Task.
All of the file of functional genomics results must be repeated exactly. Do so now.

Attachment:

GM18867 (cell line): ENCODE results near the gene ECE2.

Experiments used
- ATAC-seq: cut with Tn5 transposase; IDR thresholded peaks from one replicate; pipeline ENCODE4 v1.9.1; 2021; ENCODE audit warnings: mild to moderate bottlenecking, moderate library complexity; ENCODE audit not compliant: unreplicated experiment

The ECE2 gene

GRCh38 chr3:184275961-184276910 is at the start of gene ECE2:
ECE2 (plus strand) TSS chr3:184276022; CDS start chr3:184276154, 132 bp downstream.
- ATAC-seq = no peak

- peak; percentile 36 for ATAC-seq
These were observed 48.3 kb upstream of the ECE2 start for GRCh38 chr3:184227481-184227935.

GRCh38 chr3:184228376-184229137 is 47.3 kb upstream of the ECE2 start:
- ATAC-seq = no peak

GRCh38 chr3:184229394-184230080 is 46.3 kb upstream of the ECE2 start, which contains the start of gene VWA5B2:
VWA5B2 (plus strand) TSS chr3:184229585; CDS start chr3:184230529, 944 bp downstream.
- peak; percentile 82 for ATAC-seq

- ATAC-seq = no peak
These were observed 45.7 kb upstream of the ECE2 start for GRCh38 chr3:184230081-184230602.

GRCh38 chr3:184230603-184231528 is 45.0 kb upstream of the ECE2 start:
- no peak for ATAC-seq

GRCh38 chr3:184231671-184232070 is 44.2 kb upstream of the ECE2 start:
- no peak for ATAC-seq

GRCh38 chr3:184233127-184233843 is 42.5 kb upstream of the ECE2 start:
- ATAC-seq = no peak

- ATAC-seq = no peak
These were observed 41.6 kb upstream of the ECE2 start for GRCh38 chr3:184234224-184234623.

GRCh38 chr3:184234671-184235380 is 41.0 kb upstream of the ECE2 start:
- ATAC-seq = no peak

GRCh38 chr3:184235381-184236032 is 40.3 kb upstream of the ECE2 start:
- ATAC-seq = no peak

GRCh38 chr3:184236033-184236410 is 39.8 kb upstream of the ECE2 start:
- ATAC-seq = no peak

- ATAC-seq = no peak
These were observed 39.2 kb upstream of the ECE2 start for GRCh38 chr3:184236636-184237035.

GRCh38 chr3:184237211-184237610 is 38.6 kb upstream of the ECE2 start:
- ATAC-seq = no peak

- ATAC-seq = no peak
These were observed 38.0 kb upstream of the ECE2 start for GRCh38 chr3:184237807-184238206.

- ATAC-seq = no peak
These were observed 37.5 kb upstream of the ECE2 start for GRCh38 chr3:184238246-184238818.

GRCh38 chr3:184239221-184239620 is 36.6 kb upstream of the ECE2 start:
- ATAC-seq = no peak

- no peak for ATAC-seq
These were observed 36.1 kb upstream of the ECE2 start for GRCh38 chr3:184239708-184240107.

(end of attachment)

GM18867 (cell line): ENCODE results near the gene ECE2.

Experiments used
- ATAC-seq: cut with Tn5 transposase; IDR thresholded peaks from one replicate; pipeline ENCODE4 v1.9.1; 2021; ENCODE audit warnings: mild to moderate bottlenecking, moderate library complexity; ENCODE audit not compliant: unreplicated experiment

The ECE2 gene

GRCh38 chr3:184275961-184276910 is at the start of gene ECE2:
ECE2 (plus strand) TSS chr3:184276022; CDS start chr3:184276154, 132 bp downstream.
- ATAC-seq = no peak

- peak; percentile 36 for ATAC-seq
These were observed 48.3 kb upstream of the ECE2 start for GRCh38 chr3:184227481-184227935.

GRCh38 chr3:184228376-184229137 is 47.3 kb upstream of the ECE2 start:
- ATAC-seq = no peak

GRCh38 chr3:184229394-184230080 is 46.3 kb upstream of the ECE2 start, which contains the start of gene VWA5B2:
VWA5B2 (plus strand) TSS chr3:184229585; CDS start chr3:184230529, 944 bp downstream.
- peak; percentile 82 for ATAC-seq

- ATAC-seq = no peak
These were observed 45.7 kb upstream of the ECE2 start for GRCh38 chr3:184230081-184230602.

GRCh38 chr3:184230603-184231528 is 45.0 kb upstream of the ECE2 start:
- no peak for ATAC-seq

GRCh38 chr3:184231671-184232070 is 44.2 kb upstream of the ECE2 start:
- no peak for ATAC-seq

GRCh38 chr3:184233127-184233843 is 42.5 kb upstream of the ECE2 start:
- ATAC-seq = no peak

- ATAC-seq = no peak
These were observed 41.6 kb upstream of the ECE2 start for GRCh38 chr3:184234224-184234623.

GRCh38 chr3:184234671-184235380 is 41.0 kb upstream of the ECE2 start:
- ATAC-seq = no peak

GRCh38 chr3:184235381-184236032 is 40.3 kb upstream of the ECE2 start:
- ATAC-seq = no peak

GRCh38 chr3:184236033-184236410 is 39.8 kb upstream of the ECE2 start:
- ATAC-seq = no peak

- ATAC-seq = no peak
These were observed 39.2 kb upstream of the ECE2 start for GRCh38 chr3:184236636-184237035.

GRCh38 chr3:184237211-184237610 is 38.6 kb upstream of the ECE2 start:
- ATAC-seq = no peak

- ATAC-seq = no peak
These were observed 38.0 kb upstream of the ECE2 start for GRCh38 chr3:184237807-184238206.

- ATAC-seq = no peak
These were observed 37.5 kb upstream of the ECE2 start for GRCh38 chr3:184238246-184238818.

GRCh38 chr3:184239221-184239620 is 36.6 kb upstream of the ECE2 start:
- ATAC-seq = no peak

- no peak for ATAC-seq
These were observed 36.1 kb upstream of the ECE2 start for GRCh38 chr3:184239708-184240107.